ALBUM REVIEW: Danger Mouse & Daniele Luppi - Rome

Rome, Danger Mouse and Italian composer Daniele Luppi’s lavish and pitch-perfect love letter to Ennio Morricone, is something of a twice-over orphan: an original motion picture soundtrack in need of a Sergio Leone film reel, and a...
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Rome, Danger Mouse and Italian composer Daniele Luppi’s lavish and pitch-perfect love letter to Ennio Morricone, is something of a twice-over orphan: an original motion picture soundtrack in need of a Sergio Leone film reel, and a...
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C+ | 5.17.11 | Capitol | Mog | Amazon | Insound

"Black" featuring Norah Jones

Rome, Danger Mouse and Italian composer Daniele Luppi’s lavish and pitch-perfect love letter to Ennio Morricone, is something of a twice-over orphan: an original motion picture soundtrack in need of a Sergio Leone film reel, and a curio in need of an audience. Its cinematic ambitions shine marquee-bright. On the album’s cover, the two composers “present” their work, in true Hollywood fashion, while Jack White and Norah Jones, its dramatis personae, “star” in it. Rome even contains its very own “theme,” by way of its opening track, its coo a blatant aping of the iconic whistle of The Good, the Bad, and the Ugly.

Five years of work went into Rome, but for whom exactly? Besides Danger Mouse and Luppi themselves (Rome is very much a labor of love), the obvious answer is a specific subset of cinephiles and their crown prince Quentin Tarantino, whose Kill Bill: Vol. 2 was a sloppy wet kiss to Spaghetti Westerns and Morricone. Fans of Jack and Norah will want to cherry-pick Rome for the artists’ individual cuts. White’s contributions brim with the dexterous turns-of-phrase he best employed on Get Behind Me Satan and Icky Thump. The acerbic ballads “The Rose with the Broken Neck” and “Two Against One” respectively find Jack a down-and-out junkie and an accomplice in a self-takedown. Norah Jones, breathy as ever, benefits from the lush darkness of the material. Her marvelous “Black,” replete with acoustic-guitar arpeggios and swooning strings, is the album’s most memorable track.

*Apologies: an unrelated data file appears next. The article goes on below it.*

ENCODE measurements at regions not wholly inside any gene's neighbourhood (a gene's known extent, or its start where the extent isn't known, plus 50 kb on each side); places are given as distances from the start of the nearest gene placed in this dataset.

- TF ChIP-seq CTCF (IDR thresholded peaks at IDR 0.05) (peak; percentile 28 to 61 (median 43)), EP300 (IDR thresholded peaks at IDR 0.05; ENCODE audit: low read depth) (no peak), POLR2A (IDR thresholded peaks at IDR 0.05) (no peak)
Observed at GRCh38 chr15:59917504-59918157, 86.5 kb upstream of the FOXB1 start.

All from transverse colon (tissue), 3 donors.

Rome’s instrumental interludes and standalone compositions, for all their fidelity and splendor, often blend into anonymity. Only a few – particularly the swirling “Matador Has Fallen” and the mournful chorale “Morning Fog” – rise to distinction. Its painstaking vistas, which deserve to be more than background music, will be lost on all but the true believers. Rome is the worst kind of tragedy, a glorious waste of time.